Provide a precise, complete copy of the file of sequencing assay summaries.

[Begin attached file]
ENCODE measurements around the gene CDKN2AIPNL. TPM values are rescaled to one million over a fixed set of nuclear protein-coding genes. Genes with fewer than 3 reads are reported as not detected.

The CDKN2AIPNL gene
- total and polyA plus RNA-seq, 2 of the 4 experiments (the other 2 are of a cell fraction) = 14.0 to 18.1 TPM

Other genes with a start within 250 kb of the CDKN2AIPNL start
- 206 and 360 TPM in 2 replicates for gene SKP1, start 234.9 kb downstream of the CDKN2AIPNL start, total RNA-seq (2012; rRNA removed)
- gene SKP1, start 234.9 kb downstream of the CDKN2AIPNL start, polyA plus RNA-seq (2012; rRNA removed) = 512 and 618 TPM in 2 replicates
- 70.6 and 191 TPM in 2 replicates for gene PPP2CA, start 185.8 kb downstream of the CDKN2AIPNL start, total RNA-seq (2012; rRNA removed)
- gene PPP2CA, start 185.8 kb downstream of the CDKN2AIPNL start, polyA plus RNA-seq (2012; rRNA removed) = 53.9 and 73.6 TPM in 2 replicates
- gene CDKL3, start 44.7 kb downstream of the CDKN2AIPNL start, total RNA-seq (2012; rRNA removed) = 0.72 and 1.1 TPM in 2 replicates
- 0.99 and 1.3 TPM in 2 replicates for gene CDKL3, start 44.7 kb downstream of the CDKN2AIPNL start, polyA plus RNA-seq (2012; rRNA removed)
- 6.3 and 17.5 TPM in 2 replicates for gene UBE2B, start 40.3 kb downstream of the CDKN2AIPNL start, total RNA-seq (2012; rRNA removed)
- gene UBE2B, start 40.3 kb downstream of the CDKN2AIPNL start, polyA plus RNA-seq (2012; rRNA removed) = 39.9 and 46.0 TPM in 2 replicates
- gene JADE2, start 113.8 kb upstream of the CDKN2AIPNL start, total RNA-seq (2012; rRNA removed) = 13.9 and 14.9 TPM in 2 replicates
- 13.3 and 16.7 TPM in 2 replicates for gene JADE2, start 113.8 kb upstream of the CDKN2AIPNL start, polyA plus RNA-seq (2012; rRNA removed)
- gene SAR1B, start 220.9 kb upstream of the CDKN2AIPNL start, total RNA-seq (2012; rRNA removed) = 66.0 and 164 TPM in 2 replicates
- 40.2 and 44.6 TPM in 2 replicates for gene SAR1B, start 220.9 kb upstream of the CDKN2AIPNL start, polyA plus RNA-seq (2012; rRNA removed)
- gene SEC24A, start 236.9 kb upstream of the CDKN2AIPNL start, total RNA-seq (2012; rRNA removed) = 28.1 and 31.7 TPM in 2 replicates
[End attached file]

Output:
ENCODE measurements around the gene CDKN2AIPNL. TPM values are rescaled to one million over a fixed set of nuclear protein-coding genes. Genes with fewer than 3 reads are reported as not detected.

The CDKN2AIPNL gene
- total and polyA plus RNA-seq, 2 of the 4 experiments (the other 2 are of a cell fraction) = 14.0 to 18.1 TPM

Other genes with a start within 250 kb of the CDKN2AIPNL start
- 206 and 360 TPM in 2 replicates for gene SKP1, start 234.9 kb downstream of the CDKN2AIPNL start, total RNA-seq (2012; rRNA removed)
- gene SKP1, start 234.9 kb downstream of the CDKN2AIPNL start, polyA plus RNA-seq (2012; rRNA removed) = 512 and 618 TPM in 2 replicates
- 70.6 and 191 TPM in 2 replicates for gene PPP2CA, start 185.8 kb downstream of the CDKN2AIPNL start, total RNA-seq (2012; rRNA removed)
- gene PPP2CA, start 185.8 kb downstream of the CDKN2AIPNL start, polyA plus RNA-seq (2012; rRNA removed) = 53.9 and 73.6 TPM in 2 replicates
- gene CDKL3, start 44.7 kb downstream of the CDKN2AIPNL start, total RNA-seq (2012; rRNA removed) = 0.72 and 1.1 TPM in 2 replicates
- 0.99 and 1.3 TPM in 2 replicates for gene CDKL3, start 44.7 kb downstream of the CDKN2AIPNL start, polyA plus RNA-seq (2012; rRNA removed)
- 6.3 and 17.5 TPM in 2 replicates for gene UBE2B, start 40.3 kb downstream of the CDKN2AIPNL start, total RNA-seq (2012; rRNA removed)
- gene UBE2B, start 40.3 kb downstream of the CDKN2AIPNL start, polyA plus RNA-seq (2012; rRNA removed) = 39.9 and 46.0 TPM in 2 replicates
- gene JADE2, start 113.8 kb upstream of the CDKN2AIPNL start, total RNA-seq (2012; rRNA removed) = 13.9 and 14.9 TPM in 2 replicates
- 13.3 and 16.7 TPM in 2 replicates for gene JADE2, start 113.8 kb upstream of the CDKN2AIPNL start, polyA plus RNA-seq (2012; rRNA removed)
- gene SAR1B, start 220.9 kb upstream of the CDKN2AIPNL start, total RNA-seq (2012; rRNA removed) = 66.0 and 164 TPM in 2 replicates
- 40.2 and 44.6 TPM in 2 replicates for gene SAR1B, start 220.9 kb upstream of the CDKN2AIPNL start, polyA plus RNA-seq (2012; rRNA removed)
- gene SEC24A, start 236.9 kb upstream of the CDKN2AIPNL start, total RNA-seq (2012; rRNA removed) = 28.1 and 31.7 TPM in 2 replicates